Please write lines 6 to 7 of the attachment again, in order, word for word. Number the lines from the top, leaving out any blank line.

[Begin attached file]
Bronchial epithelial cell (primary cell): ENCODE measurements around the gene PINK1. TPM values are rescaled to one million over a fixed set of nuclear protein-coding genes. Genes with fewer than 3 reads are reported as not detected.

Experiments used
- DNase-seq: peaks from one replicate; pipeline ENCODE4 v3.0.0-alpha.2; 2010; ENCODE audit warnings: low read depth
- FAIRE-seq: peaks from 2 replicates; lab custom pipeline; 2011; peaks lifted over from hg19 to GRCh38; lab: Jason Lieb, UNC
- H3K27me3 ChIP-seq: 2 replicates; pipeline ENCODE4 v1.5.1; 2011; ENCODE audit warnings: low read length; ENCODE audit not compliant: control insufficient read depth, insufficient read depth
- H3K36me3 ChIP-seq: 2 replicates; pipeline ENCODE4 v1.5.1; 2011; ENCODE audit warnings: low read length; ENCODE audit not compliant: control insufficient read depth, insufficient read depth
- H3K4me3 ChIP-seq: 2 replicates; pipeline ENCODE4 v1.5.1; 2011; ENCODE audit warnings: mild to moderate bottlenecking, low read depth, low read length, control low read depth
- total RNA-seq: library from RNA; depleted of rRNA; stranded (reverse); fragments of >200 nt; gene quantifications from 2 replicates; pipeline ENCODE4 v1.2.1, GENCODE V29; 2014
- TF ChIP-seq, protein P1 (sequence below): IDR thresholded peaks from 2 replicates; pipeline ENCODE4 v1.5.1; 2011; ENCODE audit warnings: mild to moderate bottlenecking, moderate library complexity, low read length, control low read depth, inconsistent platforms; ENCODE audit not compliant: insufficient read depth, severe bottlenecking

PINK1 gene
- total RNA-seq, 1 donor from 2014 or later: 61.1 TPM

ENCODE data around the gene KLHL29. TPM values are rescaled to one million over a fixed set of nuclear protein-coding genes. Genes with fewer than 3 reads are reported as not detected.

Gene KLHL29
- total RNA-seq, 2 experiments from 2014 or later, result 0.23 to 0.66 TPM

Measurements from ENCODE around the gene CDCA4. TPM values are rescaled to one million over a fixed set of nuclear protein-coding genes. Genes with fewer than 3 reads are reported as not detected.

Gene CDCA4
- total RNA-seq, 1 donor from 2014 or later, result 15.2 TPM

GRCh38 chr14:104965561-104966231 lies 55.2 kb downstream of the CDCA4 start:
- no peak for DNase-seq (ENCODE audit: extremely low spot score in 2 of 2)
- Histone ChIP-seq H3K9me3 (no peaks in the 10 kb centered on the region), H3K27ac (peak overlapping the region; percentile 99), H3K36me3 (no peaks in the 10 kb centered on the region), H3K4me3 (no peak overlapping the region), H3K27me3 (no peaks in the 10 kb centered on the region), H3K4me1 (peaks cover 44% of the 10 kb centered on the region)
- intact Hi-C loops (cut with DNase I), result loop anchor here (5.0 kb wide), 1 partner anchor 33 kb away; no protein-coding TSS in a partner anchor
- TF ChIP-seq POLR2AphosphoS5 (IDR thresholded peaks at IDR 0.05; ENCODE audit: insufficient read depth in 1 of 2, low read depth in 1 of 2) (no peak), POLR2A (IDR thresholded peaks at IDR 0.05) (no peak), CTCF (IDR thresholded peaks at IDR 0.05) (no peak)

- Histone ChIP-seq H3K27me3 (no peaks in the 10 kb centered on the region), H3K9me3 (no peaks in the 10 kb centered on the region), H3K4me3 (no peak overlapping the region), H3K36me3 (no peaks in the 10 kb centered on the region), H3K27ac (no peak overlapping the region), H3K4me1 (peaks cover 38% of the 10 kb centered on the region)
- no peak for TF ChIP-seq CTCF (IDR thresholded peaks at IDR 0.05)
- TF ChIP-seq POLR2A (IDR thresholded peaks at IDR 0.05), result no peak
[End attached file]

- H3K36me3 ChIP-seq: 2 replicates; pipeline ENCODE4 v1.5.1; 2011; ENCODE audit warnings: low read length; ENCODE audit not compliant: control insufficient read depth, insufficient read depth
- H3K4me3 ChIP-seq: 2 replicates; pipeline ENCODE4 v1.5.1; 2011; ENCODE audit warnings: mild to moderate bottlenecking, low read depth, low read length, control low read depth